Various lifestyle or health-related activities can significantly influence a person’s mental and physical health. A modern way of living may increase the risk of specific psychological and physiological health issues. Let’s look at how modern living can damage physical and emotional health.
Modern technology can significantly impact users’ mental and physical health. Excessive attachment to or reliance on contemporary technology can result in psychological disorders such as distraction, narcissism, and even sadness.
However, you can keep your mental health in check by striking a balance between online and offline social contacts, managing screen time, and moving forward.
This section will examine how modern lifestyles and technology have affected people’s psychological health.
Social media usage time may also affect mental health. According to a nationwide study conducted by academics at the University of Pittsburgh School of Medicine (Pitt) in Pennsylvania, the longer people spend on social media, the more likely they are to be socially isolated, especially if they are between the ages of 19 and 32.
The prevalence of mental health conditions and social isolation among young adults makes this a crucial subject.
We are innately sociable creatures, yet modern life tends to separate us rather than bring us together. While social media may provide opportunities to fill that social hole, I believe this study reveals that it may not be the solution individuals were hoping for.
Significantly, the feeling of isolation can greatly impact your mental health, which may lead to poor eating habits that may promote poor body health. However, one can use THC to help deal with the feeling. THC Oil, a psychoactive constituent of cannabis, has been found in animal and human research to help reduce feelings of isolation, autism symptoms, and post-traumatic stress disorder (PTSD).
THC appears to be able to relax the brain and assist the hippocampus, a brain area critical for healthy mood and memory.
A study performed by Pitt’s School of Medicine discovered that prolonged use of social media is connected with depression in young adults. People who checked social media often were 2.7 times more likely to experience depression than those who checked it less frequently.
Similarly, sitting down for a lengthy binge-watching session of your favorite TV show has been linked to weariness, loneliness, obesity, and despair.
However, according to research published in Cyberpsychology, Behavior, and Social Networking, you don’t have to give up social media entirely; modifying your behavior on social networking sites and taking an occasional break may help improve your spirits.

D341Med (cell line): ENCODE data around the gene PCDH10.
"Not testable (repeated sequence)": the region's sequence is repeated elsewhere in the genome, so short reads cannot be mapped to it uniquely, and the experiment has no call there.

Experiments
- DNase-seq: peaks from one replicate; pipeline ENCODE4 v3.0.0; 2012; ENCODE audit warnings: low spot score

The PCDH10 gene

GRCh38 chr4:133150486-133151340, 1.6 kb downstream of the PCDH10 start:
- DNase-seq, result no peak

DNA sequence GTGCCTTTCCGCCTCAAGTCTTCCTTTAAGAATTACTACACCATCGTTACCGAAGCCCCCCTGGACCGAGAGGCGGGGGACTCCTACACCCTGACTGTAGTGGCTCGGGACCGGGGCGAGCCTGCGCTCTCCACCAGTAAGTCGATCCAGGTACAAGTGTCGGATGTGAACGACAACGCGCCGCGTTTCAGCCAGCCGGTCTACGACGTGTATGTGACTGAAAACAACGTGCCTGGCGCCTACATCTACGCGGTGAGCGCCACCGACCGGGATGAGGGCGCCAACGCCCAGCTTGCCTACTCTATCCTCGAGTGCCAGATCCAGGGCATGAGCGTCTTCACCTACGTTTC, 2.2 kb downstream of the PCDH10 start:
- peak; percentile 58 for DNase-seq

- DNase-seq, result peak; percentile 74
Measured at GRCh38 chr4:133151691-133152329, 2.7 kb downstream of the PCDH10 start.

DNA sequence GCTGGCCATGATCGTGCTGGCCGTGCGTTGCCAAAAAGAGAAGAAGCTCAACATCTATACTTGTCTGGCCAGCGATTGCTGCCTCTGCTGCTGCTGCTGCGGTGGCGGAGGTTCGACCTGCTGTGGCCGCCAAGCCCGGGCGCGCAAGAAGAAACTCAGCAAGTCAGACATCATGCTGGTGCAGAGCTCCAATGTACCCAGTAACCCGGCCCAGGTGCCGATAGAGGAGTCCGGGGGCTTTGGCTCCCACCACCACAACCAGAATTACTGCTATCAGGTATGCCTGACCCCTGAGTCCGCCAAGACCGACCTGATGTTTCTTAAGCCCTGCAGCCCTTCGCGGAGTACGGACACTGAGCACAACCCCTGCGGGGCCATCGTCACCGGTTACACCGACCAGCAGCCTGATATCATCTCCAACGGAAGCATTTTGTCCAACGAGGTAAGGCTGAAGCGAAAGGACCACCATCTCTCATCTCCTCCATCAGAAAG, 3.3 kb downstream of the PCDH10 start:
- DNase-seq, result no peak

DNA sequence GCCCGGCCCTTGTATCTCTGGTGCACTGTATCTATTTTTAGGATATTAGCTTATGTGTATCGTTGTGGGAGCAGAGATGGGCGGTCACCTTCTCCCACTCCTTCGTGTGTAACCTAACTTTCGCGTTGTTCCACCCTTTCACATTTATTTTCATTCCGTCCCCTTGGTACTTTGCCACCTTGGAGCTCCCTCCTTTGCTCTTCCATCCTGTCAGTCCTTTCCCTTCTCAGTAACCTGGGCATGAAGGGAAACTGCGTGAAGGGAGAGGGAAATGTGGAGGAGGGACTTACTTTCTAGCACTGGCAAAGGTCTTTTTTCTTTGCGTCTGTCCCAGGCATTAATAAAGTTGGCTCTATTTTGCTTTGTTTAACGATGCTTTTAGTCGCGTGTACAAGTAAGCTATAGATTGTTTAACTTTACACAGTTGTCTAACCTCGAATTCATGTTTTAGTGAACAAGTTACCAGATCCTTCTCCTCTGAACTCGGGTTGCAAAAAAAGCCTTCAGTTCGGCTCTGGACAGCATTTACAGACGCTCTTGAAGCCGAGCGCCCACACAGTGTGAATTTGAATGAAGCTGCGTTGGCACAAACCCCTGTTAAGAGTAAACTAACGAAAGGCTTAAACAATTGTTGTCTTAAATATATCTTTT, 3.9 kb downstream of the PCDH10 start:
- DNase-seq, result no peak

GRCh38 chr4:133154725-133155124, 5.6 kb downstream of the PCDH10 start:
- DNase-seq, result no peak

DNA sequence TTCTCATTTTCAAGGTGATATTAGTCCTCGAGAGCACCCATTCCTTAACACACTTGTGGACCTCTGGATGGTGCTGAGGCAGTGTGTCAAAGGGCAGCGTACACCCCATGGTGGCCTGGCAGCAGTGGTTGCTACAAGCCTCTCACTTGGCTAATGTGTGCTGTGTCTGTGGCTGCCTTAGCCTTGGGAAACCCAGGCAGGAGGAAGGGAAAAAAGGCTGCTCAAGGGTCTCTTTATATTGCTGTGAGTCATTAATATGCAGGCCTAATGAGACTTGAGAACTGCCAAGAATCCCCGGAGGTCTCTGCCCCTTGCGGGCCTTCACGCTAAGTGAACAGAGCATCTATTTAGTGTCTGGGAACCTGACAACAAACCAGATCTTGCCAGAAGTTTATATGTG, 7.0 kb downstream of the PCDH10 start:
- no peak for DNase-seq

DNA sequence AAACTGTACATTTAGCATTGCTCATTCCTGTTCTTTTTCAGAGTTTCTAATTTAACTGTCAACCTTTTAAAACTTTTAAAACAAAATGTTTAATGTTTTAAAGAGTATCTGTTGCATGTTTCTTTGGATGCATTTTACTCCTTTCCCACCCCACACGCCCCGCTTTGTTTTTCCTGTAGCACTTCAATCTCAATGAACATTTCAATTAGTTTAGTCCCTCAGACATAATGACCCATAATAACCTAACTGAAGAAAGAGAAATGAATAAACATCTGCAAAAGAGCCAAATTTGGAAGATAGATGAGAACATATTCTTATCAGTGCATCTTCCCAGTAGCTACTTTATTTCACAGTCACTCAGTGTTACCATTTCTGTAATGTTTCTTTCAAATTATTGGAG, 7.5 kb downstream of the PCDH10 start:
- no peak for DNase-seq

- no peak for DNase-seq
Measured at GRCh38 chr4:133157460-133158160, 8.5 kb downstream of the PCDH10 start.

This study indicated that ‘lurking’ on Facebook can produce negative emotions, which supports earlier research. However, as past research has shown, actively connecting with close friends, whether in person or on Facebook, may boost one’s sense of well-being.
Research suggests autistic people may be more likely to experience depression than others. ABA therapy in Port St. Lucie is successful in treating depression without the need for medication.
According to the relationship contradiction, most people are less famous on social media than their friends, which can lead to feeling less joyful and happy.
According to this study, happiness is linked to popularity, and most users on social media networks are not as happy compared to their friends because of this friendship-popularity relationship.
Overall, the study report found that social media users may experience high degrees of social discontent, unhappiness, or grief when comparing their popularity and happiness to that of their peers.
4. The emergence of the ‘constant checker.’
The last decade’s technical and social media improvements have produced the “continuous checker.” A constant checker is a person who constantly checks their texts, emails, and social media accounts. This profile is synonymous with 43% of U.S. individuals.
Continuously connecting in this manner has been linked to increased stress levels. Furthermore, 18% say that technology is a significant source of stress in their lives.
On a typical day in the United States, 44 percent check social media, 65 percent of adults check personal email, 52 percent check texts, and 28 percent check business emails.
Constant checkers have significantly greater stress levels than people who do not regularly use technology or social media.
For example, 42 percent of often checkers, compared to 27 percent of non-constant checkers, are concerned about the impact of social media on their physical and mental health.
5. Video gaming and aggression
Other types of interaction with a poor reputation are video games for kids; some research reports show a link between video games and violence. According to a study report, while four hours of video game play can induce depression in teenagers, continual usage of social media and instant messaging can minimize these symptoms in some people.
While playing video games for hours a day may be concerning, not everyone who engages in it is in danger of acquiring signs of depression, addiction, or anxiety.
Suppose teenagers hang around playing games with their pals or frequently conversing with their friends online. In that case, this could be part of a general growth pattern.
Despite the potential risks to a psychological state, trends in the last decade demonstrate that the use of technology and social media is expanding, so these difficulties do not look to be going away anytime soon.
Living with such psychological disorders is very tough, and any delay in treatment may aggravate the symptoms of diseases. But striving to balance online and real-world social contacts, and thinking positively, can help maintain our mental health or psychological state in control. Significantly, systematic planning at the micro and macro levels, concerning each aspect, can promote a social and individual healthy lifestyle.